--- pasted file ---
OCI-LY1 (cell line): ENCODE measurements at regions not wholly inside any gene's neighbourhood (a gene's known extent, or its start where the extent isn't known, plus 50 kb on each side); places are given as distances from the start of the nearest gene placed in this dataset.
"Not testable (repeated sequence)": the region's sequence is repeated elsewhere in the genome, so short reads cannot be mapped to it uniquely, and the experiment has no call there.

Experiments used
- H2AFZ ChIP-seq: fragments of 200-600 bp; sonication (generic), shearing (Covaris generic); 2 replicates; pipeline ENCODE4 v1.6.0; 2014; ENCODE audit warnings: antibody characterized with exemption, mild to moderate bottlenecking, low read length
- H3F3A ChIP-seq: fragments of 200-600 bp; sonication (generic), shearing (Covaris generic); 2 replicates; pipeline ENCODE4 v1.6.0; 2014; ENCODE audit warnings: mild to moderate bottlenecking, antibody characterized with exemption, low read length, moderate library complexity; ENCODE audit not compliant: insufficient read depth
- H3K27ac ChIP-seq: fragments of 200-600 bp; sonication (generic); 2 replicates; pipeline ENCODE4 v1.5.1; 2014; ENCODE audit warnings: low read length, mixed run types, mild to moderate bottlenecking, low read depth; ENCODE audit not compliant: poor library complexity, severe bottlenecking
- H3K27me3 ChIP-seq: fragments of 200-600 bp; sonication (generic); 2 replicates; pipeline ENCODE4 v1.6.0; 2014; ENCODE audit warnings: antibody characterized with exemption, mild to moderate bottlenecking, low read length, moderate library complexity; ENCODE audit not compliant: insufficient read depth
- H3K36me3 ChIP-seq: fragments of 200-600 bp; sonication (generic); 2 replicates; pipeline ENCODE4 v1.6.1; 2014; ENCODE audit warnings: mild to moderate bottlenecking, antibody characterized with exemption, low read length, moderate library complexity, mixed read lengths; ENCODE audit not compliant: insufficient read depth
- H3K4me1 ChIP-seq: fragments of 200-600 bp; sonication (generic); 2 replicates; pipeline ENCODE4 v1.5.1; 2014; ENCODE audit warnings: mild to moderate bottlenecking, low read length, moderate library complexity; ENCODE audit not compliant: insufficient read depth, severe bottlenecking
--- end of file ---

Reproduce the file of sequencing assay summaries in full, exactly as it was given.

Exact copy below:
OCI-LY1 (cell line): ENCODE measurements at regions not wholly inside any gene's neighbourhood (a gene's known extent, or its start where the extent isn't known, plus 50 kb on each side); places are given as distances from the start of the nearest gene placed in this dataset.
"Not testable (repeated sequence)": the region's sequence is repeated elsewhere in the genome, so short reads cannot be mapped to it uniquely, and the experiment has no call there.

Experiments used
- H2AFZ ChIP-seq: fragments of 200-600 bp; sonication (generic), shearing (Covaris generic); 2 replicates; pipeline ENCODE4 v1.6.0; 2014; ENCODE audit warnings: antibody characterized with exemption, mild to moderate bottlenecking, low read length
- H3F3A ChIP-seq: fragments of 200-600 bp; sonication (generic), shearing (Covaris generic); 2 replicates; pipeline ENCODE4 v1.6.0; 2014; ENCODE audit warnings: mild to moderate bottlenecking, antibody characterized with exemption, low read length, moderate library complexity; ENCODE audit not compliant: insufficient read depth
- H3K27ac ChIP-seq: fragments of 200-600 bp; sonication (generic); 2 replicates; pipeline ENCODE4 v1.5.1; 2014; ENCODE audit warnings: low read length, mixed run types, mild to moderate bottlenecking, low read depth; ENCODE audit not compliant: poor library complexity, severe bottlenecking
- H3K27me3 ChIP-seq: fragments of 200-600 bp; sonication (generic); 2 replicates; pipeline ENCODE4 v1.6.0; 2014; ENCODE audit warnings: antibody characterized with exemption, mild to moderate bottlenecking, low read length, moderate library complexity; ENCODE audit not compliant: insufficient read depth
- H3K36me3 ChIP-seq: fragments of 200-600 bp; sonication (generic); 2 replicates; pipeline ENCODE4 v1.6.1; 2014; ENCODE audit warnings: mild to moderate bottlenecking, antibody characterized with exemption, low read length, moderate library complexity, mixed read lengths; ENCODE audit not compliant: insufficient read depth
- H3K4me1 ChIP-seq: fragments of 200-600 bp; sonication (generic); 2 replicates; pipeline ENCODE4 v1.5.1; 2014; ENCODE audit warnings: mild to moderate bottlenecking, low read length, moderate library complexity; ENCODE audit not compliant: insufficient read depth, severe bottlenecking